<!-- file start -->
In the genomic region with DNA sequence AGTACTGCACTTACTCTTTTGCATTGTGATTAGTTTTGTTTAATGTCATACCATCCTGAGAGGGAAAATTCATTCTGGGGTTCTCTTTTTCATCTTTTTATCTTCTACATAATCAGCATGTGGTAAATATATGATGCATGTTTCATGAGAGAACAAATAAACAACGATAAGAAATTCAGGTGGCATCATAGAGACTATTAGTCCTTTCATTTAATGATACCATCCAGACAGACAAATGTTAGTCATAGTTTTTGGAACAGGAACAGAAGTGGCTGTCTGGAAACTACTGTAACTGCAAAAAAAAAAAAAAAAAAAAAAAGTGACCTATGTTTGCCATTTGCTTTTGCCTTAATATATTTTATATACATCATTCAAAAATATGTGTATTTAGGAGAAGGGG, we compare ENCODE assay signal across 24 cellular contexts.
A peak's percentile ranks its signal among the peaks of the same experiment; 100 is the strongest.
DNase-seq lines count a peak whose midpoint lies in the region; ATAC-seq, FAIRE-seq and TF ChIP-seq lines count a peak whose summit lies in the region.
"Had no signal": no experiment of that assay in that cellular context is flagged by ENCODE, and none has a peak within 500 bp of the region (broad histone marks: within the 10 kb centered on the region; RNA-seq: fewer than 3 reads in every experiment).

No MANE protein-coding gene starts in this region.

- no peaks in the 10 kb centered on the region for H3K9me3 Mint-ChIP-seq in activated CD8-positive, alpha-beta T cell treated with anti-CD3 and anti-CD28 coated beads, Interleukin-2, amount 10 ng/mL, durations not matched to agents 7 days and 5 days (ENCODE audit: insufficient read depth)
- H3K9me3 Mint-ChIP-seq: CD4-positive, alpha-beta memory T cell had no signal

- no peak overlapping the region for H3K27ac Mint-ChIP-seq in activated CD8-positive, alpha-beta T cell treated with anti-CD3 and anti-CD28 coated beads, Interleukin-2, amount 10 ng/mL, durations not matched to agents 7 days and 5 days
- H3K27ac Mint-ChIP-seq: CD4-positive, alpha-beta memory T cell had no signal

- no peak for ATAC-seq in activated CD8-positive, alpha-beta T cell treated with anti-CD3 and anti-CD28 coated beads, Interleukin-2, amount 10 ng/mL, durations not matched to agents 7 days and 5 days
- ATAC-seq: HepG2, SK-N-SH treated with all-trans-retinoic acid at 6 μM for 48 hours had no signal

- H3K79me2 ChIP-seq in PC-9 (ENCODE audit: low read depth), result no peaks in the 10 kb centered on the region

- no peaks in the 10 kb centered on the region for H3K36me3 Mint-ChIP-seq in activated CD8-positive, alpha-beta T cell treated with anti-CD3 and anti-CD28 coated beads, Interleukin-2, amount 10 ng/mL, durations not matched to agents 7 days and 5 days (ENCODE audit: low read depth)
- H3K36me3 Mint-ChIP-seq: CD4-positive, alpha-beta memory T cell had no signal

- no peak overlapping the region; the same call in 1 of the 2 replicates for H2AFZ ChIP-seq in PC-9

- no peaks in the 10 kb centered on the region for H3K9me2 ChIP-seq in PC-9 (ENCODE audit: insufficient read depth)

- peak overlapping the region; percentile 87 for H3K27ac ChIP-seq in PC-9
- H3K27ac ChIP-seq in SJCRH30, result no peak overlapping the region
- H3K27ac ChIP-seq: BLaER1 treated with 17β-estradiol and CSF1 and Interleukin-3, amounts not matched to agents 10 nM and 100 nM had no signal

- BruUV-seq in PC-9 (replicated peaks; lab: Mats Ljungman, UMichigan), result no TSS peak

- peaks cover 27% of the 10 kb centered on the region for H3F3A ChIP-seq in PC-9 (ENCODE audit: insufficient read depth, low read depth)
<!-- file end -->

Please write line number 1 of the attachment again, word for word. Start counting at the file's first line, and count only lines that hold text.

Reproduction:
In the genomic region with DNA sequence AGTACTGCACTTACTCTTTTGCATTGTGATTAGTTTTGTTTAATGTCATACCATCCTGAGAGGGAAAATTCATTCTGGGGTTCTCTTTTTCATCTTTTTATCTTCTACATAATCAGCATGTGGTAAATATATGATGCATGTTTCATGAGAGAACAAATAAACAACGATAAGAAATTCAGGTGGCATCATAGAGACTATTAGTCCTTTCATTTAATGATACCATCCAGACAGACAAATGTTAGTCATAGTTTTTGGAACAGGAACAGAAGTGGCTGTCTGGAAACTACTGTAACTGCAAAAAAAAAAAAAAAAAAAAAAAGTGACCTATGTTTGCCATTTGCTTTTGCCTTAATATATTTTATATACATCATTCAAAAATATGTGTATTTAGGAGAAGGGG, we compare ENCODE assay signal across 24 cellular contexts.